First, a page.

Sealy serves as associate dean for Diversity, Equity and Inclusion for Basic Sciences at the Vanderbilt University School of Medicine. During her career as a faculty member in molecular physiology and cancer biology, Sealy mentored more than 55 underrepresented students through completion of their PhDs at the university. She has also mentored 13 students who have gone on to complete doctoral degrees at other institutions. Under Sealy’s leadership, the IMSD program adopted holistic admissions to biomedical graduate training over a decade ago. Upon acceptance, minority students become part of a supportive community of diverse IMSD scholars that eases their transition to graduate school and ensures their success.
Sealy was nominated by Lorena Infante Lara, a Ph.D. candidate studying biochemistry at Vanderbilt University, who has known Sealy since arriving at the university in 2013. In a nomination letter, Infante Lara wrote that Sealy has been “extensively involved in the expansion of diversity at Vanderbilt.” She added that, with Sealy’s help, Vanderbilt was the school with the highest number of African American doctoral graduates nationwide in the biological and biomedical sciences during 2014-2015.
Karinna Almodovar, a postdoctoral fellow at the Vanderbilt University Medical Center, participated in the IMSD program and was mentored by Sealy. In a letter of support, Almodovar wrote that she has received “invaluable support, suggestions, continuous encouragement and guidance” from Sealy throughout her doctoral and postdoctoral training. “I feel very fortunate to have had the opportunity to benefit from her exceptional mentoring,” Almodovar wrote. “She is truly everything I look for in a mentor.”
In 2016, Sealy became the first recipient of the Joseph A. Johnson Jr. Distinguished Leadership Professor Award, honoring her efforts to promote equity, diversity and inclusion at Vanderbilt. Sealy, a citizen of the Chickasaw Nation, was one of more than 1,800 indigenous scientists and allies who signed a statement endorsing the 2017 March for Science.
Sealy earned her bachelor’s degree in chemistry from Illinois Wesleyan University, and completed her Ph.D. in biochemistry at the University of Iowa in 1980. She also completed postdoctoral fellowships at the Department of Microbiology and Immunology at the University of California, San Francisco and the McArdle Laboratory for Cancer Research at the University of Wisconsin, Madison.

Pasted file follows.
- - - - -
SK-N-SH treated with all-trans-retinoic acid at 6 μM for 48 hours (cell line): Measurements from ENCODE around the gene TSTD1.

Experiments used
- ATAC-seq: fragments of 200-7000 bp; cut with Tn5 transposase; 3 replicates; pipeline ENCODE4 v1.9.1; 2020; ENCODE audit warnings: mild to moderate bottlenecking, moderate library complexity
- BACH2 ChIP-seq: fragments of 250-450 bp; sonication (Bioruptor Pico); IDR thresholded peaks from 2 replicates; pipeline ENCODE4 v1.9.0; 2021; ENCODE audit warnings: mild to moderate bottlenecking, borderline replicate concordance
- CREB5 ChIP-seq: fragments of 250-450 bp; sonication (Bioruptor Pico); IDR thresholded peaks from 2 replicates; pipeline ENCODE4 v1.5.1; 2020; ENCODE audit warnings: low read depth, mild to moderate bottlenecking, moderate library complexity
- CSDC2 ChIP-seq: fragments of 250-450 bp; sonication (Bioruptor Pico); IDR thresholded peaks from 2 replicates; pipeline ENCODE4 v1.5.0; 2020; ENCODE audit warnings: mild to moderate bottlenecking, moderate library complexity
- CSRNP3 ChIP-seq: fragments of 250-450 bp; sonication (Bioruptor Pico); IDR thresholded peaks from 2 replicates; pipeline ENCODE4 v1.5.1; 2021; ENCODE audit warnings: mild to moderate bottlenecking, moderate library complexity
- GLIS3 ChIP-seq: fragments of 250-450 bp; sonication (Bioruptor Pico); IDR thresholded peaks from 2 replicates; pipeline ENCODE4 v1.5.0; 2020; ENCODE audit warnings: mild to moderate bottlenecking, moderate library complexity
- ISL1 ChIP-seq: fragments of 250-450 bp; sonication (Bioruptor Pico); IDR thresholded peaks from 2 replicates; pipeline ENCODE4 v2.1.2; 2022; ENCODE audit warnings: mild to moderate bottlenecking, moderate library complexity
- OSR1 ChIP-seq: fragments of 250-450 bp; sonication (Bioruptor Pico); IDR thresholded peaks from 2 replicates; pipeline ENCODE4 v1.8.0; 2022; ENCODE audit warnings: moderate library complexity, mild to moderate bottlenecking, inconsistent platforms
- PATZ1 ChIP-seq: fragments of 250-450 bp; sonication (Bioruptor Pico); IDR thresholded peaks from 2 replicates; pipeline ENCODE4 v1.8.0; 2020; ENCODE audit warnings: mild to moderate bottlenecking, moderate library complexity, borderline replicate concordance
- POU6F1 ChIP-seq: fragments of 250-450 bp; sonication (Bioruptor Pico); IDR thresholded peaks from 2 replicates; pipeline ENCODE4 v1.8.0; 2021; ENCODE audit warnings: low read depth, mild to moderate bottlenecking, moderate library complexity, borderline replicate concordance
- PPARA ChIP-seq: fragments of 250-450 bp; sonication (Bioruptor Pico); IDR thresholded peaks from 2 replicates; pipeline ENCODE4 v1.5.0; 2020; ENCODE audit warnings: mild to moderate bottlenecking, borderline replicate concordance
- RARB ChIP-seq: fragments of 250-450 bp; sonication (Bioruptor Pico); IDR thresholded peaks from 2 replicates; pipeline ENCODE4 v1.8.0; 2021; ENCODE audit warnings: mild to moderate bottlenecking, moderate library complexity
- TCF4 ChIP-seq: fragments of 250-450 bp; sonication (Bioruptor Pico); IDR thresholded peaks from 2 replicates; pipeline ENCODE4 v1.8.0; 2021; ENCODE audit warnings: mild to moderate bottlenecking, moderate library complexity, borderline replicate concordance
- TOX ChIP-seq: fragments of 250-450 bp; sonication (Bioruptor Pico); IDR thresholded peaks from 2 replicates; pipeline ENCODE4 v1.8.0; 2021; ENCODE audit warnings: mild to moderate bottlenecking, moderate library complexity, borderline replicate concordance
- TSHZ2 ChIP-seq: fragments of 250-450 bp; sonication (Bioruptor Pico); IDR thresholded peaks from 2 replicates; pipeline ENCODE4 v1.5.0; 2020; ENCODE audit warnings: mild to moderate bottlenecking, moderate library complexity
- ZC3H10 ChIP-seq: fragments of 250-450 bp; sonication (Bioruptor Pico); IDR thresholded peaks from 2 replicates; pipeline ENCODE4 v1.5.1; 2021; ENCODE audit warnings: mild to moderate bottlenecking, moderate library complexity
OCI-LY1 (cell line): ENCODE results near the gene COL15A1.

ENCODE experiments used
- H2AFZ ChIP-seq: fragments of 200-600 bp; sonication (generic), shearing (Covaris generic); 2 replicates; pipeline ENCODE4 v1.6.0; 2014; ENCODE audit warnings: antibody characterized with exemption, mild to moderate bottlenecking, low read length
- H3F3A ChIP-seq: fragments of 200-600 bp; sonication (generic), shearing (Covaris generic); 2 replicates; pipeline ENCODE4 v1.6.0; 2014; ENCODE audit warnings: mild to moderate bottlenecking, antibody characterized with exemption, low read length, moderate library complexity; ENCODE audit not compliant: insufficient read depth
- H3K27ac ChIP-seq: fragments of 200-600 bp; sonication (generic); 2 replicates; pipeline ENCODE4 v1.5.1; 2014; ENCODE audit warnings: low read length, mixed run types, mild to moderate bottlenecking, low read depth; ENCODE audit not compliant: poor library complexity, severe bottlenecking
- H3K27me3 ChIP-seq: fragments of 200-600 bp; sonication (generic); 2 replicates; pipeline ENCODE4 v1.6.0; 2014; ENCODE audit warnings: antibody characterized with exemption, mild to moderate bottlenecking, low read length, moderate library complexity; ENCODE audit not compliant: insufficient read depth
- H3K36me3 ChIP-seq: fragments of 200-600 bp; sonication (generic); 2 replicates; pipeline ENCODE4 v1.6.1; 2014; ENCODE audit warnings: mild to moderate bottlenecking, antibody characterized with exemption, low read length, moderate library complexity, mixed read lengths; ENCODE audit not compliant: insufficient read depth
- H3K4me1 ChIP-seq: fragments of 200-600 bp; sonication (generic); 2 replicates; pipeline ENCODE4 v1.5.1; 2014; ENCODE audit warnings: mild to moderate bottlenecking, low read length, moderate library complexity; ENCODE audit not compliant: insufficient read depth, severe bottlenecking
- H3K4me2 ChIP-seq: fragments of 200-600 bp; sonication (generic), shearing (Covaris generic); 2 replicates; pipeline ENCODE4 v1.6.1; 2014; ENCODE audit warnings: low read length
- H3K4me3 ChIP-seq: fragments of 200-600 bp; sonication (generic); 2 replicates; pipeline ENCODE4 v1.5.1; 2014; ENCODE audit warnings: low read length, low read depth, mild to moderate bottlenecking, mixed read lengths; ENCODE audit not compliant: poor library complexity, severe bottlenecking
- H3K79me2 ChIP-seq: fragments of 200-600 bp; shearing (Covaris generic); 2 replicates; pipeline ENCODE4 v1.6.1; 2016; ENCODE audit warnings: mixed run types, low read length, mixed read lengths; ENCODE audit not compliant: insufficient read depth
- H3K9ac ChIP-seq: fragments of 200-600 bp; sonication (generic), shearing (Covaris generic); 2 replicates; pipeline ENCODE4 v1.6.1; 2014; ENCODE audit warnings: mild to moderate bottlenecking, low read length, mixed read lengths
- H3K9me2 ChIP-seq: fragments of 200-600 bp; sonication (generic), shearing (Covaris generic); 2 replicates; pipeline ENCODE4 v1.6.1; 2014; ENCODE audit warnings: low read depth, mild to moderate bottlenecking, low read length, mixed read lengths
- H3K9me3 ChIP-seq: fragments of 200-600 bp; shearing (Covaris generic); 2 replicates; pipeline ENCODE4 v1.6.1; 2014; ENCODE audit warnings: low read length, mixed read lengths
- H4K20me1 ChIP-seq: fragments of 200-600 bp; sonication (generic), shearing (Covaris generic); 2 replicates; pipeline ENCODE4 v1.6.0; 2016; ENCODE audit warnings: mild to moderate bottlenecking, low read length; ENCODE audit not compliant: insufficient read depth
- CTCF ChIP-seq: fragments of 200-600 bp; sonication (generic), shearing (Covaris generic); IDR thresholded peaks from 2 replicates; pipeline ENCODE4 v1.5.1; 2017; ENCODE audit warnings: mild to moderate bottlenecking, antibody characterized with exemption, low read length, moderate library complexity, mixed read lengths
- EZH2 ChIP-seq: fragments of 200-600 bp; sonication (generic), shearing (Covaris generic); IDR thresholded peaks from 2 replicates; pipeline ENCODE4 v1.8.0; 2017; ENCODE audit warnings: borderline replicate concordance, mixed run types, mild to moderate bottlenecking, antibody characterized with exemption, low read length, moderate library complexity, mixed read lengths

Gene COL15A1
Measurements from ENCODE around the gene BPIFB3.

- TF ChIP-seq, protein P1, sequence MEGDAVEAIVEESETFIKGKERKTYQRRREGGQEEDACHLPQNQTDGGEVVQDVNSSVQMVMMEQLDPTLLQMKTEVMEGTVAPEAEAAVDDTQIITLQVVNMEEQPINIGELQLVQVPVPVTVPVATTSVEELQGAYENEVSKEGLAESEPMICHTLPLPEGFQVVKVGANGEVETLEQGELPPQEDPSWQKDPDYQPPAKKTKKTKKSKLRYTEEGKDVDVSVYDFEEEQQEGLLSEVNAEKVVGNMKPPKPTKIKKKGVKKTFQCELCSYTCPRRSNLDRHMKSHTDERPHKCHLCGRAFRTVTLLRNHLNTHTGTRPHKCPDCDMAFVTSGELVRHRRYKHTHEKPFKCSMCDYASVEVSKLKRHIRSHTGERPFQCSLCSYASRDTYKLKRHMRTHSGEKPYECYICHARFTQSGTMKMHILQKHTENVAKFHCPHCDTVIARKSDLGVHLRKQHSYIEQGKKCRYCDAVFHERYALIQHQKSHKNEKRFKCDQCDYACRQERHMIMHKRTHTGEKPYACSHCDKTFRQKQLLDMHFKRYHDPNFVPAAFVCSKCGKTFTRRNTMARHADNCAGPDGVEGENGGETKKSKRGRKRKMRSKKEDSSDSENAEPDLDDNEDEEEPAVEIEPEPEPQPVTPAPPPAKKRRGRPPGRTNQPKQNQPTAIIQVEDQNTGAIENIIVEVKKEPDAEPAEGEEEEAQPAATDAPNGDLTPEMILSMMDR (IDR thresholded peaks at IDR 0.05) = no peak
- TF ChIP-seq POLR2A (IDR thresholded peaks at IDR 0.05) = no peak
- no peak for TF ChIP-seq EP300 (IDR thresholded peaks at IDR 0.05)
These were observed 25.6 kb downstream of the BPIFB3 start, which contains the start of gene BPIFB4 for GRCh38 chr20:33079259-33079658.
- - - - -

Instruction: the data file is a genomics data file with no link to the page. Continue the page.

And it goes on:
“As a minority graduate student,” Infante Lara wrote, “I have come into close contact with Linda and have seen firsthand the support and mentoring that she provides to her students.” Infante Lara added that “it is clear that [Sealy’s] interactions have huge impacts in all our lives.”
The AAAS Mentor Award for Lifetime Achievement honors AAAS members who have mentored significant numbers of underrepresented students working toward completion of a Ph.D. in science,
technology, engineering and mathematics and/or are significantly affecting the climate of a department, college or institution, or field in such a manner as to significantly increase the diversity of students pursuing and completing PhDs in STEM fields. To be considered for the Lifetime Mentor Award, candidates must demonstrate scholarship, activism and community building. Nominees must have more than 25 years of mentoring experience. The award includes a $5,000 prize, a commemorative plaque and complimentary registration to the AAAS Annual Meeting, as well as reimbursement for reasonable travel and hotel expenses to attend the meeting.
The award will be bestowed upon Sealy during the 184th AAAS Annual Meeting in Austin, Texas on Feb. 18, 2018.